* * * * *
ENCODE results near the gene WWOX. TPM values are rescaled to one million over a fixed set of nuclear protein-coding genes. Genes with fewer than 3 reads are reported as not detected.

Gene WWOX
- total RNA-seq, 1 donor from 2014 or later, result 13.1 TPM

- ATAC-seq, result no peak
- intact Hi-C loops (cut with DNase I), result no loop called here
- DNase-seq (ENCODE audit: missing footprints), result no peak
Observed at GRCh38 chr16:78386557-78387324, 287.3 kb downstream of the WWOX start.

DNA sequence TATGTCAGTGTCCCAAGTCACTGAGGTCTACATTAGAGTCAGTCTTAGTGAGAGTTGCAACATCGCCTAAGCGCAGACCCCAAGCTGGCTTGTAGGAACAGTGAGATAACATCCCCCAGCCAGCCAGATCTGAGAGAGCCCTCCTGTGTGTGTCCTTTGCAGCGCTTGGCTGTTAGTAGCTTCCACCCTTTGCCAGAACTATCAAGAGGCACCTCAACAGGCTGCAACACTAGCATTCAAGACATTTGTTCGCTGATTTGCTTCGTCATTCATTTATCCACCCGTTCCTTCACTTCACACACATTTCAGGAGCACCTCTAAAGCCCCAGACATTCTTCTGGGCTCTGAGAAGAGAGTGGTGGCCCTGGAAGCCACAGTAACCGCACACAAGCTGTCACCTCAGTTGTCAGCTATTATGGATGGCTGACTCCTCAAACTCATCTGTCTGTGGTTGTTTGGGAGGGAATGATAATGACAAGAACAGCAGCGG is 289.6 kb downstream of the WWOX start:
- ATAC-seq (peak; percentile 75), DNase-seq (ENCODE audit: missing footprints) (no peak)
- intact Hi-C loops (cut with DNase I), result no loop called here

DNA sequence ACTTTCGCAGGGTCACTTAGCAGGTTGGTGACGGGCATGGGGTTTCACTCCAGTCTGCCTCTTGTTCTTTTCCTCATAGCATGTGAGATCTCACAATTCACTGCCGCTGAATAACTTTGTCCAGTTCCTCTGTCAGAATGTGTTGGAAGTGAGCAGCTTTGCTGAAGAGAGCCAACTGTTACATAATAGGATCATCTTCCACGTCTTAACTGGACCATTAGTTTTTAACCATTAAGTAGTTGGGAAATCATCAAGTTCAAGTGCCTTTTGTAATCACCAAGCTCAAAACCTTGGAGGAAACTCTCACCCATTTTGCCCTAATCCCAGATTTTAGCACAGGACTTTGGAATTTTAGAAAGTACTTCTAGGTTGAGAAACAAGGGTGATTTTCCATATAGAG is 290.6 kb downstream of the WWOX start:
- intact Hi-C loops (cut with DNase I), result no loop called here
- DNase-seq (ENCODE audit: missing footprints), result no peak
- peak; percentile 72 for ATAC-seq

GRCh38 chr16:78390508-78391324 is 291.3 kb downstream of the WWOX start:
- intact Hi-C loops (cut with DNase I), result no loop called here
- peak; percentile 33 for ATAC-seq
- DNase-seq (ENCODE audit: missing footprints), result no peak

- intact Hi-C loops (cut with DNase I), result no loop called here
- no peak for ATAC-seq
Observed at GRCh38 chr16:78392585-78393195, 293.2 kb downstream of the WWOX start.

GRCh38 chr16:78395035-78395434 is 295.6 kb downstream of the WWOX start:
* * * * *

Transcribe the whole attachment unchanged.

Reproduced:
ENCODE results near the gene WWOX. TPM values are rescaled to one million over a fixed set of nuclear protein-coding genes. Genes with fewer than 3 reads are reported as not detected.

Gene WWOX
- total RNA-seq, 1 donor from 2014 or later, result 13.1 TPM

- ATAC-seq, result no peak
- intact Hi-C loops (cut with DNase I), result no loop called here
- DNase-seq (ENCODE audit: missing footprints), result no peak
Observed at GRCh38 chr16:78386557-78387324, 287.3 kb downstream of the WWOX start.

DNA sequence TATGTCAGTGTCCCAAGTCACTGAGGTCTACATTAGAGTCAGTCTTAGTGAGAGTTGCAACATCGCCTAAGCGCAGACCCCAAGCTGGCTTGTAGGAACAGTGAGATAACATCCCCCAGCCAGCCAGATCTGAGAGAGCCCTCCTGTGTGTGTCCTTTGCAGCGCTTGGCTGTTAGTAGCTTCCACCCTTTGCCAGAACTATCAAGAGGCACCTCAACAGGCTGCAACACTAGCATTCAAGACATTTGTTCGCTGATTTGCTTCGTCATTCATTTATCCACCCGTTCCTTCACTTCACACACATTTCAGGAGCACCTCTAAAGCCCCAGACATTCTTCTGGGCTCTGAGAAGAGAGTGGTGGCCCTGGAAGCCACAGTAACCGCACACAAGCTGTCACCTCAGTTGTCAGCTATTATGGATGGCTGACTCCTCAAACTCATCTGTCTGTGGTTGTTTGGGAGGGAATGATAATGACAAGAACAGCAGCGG is 289.6 kb downstream of the WWOX start:
- ATAC-seq (peak; percentile 75), DNase-seq (ENCODE audit: missing footprints) (no peak)
- intact Hi-C loops (cut with DNase I), result no loop called here

DNA sequence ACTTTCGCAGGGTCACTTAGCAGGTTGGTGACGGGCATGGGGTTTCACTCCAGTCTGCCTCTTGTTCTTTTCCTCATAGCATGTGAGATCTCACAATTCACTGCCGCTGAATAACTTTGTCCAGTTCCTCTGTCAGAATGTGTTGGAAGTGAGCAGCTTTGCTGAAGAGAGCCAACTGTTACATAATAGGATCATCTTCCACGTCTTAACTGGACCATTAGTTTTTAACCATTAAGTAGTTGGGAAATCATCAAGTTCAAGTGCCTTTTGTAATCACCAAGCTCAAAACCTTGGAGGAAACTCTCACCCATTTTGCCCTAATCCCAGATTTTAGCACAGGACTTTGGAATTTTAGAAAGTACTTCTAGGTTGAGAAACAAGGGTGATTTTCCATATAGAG is 290.6 kb downstream of the WWOX start:
- intact Hi-C loops (cut with DNase I), result no loop called here
- DNase-seq (ENCODE audit: missing footprints), result no peak
- peak; percentile 72 for ATAC-seq

GRCh38 chr16:78390508-78391324 is 291.3 kb downstream of the WWOX start:
- intact Hi-C loops (cut with DNase I), result no loop called here
- peak; percentile 33 for ATAC-seq
- DNase-seq (ENCODE audit: missing footprints), result no peak

- intact Hi-C loops (cut with DNase I), result no loop called here
- no peak for ATAC-seq
Observed at GRCh38 chr16:78392585-78393195, 293.2 kb downstream of the WWOX start.

GRCh38 chr16:78395035-78395434 is 295.6 kb downstream of the WWOX start: